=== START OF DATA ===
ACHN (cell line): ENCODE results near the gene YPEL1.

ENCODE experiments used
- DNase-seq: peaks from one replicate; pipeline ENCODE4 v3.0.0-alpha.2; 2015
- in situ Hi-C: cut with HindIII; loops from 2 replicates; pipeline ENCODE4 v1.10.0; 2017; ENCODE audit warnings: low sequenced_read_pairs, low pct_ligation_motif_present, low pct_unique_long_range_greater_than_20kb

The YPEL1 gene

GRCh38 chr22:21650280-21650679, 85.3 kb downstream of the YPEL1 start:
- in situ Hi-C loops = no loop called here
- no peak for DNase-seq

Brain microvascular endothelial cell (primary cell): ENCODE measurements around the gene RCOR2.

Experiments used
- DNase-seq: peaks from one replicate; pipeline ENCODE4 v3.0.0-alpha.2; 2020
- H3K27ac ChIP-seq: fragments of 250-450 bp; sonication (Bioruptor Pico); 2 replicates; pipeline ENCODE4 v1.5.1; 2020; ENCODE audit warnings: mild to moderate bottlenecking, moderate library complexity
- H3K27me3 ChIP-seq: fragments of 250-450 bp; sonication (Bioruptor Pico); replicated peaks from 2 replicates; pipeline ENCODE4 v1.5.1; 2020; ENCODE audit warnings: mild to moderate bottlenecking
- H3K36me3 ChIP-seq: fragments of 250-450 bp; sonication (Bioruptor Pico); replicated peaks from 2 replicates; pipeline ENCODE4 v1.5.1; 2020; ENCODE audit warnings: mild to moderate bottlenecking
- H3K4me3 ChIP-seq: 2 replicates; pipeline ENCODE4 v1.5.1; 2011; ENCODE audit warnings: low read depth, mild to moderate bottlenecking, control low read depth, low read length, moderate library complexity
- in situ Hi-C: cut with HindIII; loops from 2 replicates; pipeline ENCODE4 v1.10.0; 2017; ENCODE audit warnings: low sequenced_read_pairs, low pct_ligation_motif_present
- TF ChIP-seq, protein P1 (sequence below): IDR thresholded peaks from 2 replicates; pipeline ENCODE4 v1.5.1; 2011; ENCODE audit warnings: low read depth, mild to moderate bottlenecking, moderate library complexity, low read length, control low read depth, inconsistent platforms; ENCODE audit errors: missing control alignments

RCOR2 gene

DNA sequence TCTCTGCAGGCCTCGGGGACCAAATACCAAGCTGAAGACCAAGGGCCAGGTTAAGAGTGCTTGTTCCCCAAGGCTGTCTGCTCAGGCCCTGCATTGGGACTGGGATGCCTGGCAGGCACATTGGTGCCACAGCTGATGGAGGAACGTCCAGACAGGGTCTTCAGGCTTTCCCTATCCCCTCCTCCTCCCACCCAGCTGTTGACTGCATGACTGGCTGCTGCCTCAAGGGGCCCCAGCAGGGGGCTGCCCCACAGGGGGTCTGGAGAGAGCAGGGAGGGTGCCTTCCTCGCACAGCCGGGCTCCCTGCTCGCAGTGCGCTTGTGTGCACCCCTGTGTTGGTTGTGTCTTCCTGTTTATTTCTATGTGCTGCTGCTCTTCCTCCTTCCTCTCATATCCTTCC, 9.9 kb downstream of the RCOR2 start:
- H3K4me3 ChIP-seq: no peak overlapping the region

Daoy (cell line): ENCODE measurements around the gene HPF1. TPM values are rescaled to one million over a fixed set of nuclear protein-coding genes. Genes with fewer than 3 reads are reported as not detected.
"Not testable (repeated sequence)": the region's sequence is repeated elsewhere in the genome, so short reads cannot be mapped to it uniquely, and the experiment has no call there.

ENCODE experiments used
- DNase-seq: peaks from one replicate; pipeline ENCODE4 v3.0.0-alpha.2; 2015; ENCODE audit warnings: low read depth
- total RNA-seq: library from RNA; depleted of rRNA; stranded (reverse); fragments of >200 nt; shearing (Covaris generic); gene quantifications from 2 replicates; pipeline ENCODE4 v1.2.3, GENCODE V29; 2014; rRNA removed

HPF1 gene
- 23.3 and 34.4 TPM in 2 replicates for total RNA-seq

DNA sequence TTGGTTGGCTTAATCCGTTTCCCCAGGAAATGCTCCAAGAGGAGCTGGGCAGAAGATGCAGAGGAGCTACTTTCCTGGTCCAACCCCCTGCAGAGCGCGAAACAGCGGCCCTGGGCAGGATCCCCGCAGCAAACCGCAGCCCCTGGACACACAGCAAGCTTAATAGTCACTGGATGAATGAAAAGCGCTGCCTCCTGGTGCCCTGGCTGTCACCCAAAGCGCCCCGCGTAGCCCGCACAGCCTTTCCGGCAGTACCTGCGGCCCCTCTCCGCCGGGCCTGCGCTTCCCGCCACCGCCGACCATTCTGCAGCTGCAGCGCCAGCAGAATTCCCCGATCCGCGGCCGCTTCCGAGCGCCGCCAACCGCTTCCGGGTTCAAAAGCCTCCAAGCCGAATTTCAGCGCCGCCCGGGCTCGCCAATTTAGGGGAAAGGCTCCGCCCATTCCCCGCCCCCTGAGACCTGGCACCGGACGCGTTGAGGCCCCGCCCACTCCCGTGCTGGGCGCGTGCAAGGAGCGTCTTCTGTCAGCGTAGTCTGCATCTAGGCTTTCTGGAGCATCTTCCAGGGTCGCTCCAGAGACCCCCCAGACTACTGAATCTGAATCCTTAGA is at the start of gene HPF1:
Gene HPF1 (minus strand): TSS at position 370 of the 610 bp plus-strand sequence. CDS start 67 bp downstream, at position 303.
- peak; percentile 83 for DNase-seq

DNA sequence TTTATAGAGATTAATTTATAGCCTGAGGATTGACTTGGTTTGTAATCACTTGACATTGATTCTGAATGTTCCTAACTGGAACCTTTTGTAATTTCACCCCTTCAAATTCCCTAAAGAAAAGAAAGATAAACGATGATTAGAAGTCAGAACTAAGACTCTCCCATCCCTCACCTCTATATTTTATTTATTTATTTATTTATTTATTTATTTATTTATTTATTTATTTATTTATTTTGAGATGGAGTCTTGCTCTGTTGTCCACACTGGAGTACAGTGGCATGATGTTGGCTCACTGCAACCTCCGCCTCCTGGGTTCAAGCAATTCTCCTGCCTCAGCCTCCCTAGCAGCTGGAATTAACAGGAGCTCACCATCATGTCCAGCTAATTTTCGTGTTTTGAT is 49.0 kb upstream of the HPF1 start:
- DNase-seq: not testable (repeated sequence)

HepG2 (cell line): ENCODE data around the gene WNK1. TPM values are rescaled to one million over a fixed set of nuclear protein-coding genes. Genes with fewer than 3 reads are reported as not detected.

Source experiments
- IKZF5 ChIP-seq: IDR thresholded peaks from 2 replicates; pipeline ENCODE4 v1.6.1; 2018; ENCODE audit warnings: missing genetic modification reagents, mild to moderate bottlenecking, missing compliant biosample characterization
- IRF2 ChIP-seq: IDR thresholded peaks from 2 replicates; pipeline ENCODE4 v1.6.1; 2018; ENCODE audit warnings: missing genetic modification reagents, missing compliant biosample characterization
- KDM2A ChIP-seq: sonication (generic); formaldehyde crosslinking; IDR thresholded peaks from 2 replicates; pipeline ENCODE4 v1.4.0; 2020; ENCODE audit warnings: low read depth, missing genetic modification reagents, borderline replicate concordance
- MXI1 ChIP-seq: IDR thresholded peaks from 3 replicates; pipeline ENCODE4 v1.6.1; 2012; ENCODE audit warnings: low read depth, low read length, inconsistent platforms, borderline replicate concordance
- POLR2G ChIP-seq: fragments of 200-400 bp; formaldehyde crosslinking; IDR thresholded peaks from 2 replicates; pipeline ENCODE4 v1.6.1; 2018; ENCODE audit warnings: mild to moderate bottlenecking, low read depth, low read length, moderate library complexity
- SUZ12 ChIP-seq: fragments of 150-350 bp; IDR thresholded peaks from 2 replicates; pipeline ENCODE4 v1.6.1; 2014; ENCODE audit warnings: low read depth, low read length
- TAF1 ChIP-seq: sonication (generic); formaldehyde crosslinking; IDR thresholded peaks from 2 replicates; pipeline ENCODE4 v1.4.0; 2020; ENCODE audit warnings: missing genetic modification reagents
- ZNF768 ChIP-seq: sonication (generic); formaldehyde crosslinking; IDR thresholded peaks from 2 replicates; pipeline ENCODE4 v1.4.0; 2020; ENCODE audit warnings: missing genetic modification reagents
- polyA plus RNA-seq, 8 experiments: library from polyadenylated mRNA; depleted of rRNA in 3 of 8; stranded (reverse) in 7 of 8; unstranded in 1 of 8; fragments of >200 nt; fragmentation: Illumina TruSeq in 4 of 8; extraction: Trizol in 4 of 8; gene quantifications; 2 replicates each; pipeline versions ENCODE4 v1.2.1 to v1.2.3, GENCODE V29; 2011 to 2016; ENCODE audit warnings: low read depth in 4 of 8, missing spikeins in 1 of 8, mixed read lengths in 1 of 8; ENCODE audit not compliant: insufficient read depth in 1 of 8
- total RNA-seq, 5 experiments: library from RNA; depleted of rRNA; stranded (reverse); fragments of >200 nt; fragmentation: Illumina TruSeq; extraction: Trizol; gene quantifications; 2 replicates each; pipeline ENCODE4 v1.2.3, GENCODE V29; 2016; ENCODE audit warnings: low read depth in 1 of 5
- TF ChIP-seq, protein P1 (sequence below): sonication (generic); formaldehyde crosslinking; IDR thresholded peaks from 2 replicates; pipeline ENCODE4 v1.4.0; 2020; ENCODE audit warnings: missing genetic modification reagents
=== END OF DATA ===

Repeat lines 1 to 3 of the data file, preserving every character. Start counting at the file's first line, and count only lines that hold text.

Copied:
ACHN (cell line): ENCODE results near the gene YPEL1.

ENCODE experiments used
- DNase-seq: peaks from one replicate; pipeline ENCODE4 v3.0.0-alpha.2; 2015